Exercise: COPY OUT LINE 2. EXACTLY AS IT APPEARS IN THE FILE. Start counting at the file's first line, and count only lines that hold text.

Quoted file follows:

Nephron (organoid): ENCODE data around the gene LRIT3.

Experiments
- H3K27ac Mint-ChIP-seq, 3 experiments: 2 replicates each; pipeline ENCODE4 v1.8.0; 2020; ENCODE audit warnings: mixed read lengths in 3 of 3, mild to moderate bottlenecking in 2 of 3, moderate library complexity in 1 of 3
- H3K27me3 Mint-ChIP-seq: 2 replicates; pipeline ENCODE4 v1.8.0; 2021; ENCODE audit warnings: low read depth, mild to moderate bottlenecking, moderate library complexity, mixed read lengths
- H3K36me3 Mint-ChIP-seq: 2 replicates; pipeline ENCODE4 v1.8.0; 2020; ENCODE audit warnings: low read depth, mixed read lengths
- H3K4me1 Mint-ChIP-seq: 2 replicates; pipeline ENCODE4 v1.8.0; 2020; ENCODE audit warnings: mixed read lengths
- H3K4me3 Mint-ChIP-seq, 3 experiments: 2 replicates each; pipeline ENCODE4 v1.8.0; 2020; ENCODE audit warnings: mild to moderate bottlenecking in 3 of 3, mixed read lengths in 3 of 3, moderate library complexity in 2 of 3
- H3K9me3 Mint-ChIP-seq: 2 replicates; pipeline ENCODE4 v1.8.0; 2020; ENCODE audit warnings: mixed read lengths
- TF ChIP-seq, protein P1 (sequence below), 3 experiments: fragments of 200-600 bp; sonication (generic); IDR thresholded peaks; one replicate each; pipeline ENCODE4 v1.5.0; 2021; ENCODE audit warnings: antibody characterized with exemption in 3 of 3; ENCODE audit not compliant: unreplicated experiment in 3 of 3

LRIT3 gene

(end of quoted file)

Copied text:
Experiments